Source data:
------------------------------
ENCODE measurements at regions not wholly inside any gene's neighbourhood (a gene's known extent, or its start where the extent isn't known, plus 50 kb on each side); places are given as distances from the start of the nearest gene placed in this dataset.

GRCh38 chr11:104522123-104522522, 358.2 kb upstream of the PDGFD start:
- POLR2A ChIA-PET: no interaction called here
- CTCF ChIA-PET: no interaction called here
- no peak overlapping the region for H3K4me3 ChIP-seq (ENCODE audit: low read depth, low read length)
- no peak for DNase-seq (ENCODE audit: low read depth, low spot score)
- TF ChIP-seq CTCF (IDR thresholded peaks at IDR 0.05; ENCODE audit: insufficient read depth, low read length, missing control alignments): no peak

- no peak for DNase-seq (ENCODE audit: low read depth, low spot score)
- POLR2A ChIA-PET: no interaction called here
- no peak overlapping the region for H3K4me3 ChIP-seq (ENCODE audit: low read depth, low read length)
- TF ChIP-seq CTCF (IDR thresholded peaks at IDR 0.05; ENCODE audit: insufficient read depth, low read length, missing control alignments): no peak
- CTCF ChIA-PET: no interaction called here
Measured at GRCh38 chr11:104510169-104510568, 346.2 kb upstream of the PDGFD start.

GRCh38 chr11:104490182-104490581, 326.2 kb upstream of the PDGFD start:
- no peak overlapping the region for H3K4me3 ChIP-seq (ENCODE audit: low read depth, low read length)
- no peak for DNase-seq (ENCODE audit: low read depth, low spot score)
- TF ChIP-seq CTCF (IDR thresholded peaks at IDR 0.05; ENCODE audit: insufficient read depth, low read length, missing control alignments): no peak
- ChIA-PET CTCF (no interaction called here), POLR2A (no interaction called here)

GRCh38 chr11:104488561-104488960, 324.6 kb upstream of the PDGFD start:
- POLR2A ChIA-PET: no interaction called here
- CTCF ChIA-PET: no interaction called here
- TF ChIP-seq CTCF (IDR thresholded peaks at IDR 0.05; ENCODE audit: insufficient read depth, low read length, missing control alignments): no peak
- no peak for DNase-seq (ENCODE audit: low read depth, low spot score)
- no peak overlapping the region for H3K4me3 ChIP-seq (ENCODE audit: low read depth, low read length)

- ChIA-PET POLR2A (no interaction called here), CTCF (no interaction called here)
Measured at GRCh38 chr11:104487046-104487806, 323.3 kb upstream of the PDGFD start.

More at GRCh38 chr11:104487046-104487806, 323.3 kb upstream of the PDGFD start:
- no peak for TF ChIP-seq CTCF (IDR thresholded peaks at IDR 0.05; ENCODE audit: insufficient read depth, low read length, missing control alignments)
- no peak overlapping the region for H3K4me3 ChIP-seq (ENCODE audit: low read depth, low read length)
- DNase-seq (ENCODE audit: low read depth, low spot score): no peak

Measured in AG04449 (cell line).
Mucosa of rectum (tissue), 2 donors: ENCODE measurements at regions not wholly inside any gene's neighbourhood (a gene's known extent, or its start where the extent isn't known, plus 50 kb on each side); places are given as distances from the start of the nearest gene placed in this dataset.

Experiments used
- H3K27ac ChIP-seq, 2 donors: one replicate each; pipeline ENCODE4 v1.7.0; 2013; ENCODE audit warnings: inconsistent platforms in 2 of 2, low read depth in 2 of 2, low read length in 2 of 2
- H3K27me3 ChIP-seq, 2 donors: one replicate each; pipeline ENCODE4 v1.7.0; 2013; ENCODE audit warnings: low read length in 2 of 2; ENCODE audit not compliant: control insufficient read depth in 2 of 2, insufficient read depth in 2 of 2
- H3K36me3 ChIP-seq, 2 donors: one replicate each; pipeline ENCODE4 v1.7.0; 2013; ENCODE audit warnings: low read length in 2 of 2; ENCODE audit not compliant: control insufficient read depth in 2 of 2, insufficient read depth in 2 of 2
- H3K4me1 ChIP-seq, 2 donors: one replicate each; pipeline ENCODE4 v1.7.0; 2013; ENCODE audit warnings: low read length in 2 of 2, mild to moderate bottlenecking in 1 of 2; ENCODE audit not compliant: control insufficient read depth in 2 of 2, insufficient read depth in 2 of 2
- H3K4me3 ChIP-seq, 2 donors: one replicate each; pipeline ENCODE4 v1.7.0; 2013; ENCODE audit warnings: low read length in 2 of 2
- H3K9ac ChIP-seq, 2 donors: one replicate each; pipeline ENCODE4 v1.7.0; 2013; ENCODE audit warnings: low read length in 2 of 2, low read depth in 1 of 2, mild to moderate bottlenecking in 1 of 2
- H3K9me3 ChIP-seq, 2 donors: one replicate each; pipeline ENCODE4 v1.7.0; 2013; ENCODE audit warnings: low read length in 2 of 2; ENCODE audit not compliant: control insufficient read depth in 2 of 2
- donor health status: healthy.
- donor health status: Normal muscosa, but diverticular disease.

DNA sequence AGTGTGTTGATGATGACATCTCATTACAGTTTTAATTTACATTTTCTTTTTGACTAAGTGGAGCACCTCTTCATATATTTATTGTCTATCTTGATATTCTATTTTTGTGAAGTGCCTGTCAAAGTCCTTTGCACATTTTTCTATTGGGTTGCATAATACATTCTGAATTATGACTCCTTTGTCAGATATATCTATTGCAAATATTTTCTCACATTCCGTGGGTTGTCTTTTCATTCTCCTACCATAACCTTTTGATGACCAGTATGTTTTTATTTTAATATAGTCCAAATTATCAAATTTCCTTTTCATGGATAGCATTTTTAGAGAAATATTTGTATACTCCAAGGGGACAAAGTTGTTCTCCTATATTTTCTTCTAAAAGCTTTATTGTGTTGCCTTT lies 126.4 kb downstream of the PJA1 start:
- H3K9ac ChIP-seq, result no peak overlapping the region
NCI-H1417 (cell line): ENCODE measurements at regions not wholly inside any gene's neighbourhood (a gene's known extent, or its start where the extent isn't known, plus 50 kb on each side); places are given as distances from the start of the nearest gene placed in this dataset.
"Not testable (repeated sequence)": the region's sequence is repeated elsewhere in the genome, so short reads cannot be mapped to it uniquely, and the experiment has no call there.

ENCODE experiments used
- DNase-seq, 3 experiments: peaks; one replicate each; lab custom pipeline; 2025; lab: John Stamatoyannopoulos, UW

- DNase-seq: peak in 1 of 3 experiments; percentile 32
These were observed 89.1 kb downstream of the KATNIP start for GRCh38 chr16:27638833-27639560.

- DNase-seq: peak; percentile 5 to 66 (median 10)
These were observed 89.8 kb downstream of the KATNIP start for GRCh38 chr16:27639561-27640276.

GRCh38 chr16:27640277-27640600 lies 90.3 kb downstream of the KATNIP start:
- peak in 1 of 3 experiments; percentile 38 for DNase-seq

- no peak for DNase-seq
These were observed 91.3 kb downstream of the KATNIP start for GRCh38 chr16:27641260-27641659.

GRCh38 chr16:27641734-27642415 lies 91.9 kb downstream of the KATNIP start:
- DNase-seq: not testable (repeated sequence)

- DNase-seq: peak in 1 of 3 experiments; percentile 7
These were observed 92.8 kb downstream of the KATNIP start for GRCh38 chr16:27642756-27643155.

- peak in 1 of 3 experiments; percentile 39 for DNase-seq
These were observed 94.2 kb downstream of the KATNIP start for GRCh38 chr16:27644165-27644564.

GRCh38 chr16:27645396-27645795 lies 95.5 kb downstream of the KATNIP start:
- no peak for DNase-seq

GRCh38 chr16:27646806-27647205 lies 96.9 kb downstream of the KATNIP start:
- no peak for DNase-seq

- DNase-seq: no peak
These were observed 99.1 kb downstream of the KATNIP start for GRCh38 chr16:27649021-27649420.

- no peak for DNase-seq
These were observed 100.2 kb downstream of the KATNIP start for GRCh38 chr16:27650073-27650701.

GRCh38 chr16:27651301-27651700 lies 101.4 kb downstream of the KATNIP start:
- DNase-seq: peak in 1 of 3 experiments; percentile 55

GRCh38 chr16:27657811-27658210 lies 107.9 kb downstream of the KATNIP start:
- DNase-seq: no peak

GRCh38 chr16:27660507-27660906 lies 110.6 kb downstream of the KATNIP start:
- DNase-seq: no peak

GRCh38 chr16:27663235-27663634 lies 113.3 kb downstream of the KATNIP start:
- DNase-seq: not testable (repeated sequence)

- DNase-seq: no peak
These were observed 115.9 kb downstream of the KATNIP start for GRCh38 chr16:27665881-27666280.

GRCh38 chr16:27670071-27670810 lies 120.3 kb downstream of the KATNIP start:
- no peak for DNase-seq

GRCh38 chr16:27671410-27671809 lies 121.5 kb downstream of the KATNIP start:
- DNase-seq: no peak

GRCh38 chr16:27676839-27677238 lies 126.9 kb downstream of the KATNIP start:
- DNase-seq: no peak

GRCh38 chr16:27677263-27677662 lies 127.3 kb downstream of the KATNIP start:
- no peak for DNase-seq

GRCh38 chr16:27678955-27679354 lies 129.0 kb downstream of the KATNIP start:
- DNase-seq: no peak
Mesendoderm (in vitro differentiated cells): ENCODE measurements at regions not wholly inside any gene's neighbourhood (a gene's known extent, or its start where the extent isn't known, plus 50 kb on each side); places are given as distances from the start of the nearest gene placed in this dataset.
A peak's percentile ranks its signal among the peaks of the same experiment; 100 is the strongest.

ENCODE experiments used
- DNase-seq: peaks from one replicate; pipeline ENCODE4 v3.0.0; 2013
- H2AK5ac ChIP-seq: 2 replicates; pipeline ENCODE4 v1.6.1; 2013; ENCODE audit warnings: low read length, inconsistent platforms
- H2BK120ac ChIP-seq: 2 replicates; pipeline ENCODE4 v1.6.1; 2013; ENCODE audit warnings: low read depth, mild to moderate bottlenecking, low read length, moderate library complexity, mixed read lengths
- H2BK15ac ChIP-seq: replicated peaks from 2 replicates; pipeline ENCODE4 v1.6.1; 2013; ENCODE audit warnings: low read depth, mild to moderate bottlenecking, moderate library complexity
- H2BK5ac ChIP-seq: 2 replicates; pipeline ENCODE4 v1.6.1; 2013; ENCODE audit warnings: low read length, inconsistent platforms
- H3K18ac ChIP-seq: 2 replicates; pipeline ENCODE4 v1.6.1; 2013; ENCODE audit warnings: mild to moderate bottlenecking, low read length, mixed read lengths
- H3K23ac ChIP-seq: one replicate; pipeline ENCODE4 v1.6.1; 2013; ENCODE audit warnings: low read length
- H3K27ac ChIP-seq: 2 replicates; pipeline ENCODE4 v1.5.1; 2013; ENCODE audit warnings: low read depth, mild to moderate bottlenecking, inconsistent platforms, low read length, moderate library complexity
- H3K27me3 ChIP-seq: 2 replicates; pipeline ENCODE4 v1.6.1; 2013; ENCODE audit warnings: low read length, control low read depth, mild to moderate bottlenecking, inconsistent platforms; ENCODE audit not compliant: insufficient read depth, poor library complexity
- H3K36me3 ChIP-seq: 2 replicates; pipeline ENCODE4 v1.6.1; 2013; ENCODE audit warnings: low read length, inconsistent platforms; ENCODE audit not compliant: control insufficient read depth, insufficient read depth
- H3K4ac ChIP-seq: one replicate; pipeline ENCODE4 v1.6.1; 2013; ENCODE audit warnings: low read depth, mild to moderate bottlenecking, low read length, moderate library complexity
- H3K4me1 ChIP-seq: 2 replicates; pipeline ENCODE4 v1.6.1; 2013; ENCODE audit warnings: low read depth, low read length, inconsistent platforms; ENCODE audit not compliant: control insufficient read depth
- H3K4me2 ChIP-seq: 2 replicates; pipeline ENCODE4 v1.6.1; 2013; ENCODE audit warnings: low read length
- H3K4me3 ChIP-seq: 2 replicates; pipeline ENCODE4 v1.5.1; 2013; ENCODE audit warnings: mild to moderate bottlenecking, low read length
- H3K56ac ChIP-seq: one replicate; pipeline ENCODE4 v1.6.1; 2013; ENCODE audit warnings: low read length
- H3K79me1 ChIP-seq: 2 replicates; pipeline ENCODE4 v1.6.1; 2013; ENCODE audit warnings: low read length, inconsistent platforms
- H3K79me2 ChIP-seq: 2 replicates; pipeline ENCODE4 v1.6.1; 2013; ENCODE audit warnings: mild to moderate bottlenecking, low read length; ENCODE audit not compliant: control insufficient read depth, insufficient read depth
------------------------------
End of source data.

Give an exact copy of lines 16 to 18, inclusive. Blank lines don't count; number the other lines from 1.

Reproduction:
- no peak for DNase-seq (ENCODE audit: low read depth, low spot score)
- TF ChIP-seq CTCF (IDR thresholded peaks at IDR 0.05; ENCODE audit: insufficient read depth, low read length, missing control alignments): no peak
- ChIA-PET CTCF (no interaction called here), POLR2A (no interaction called here)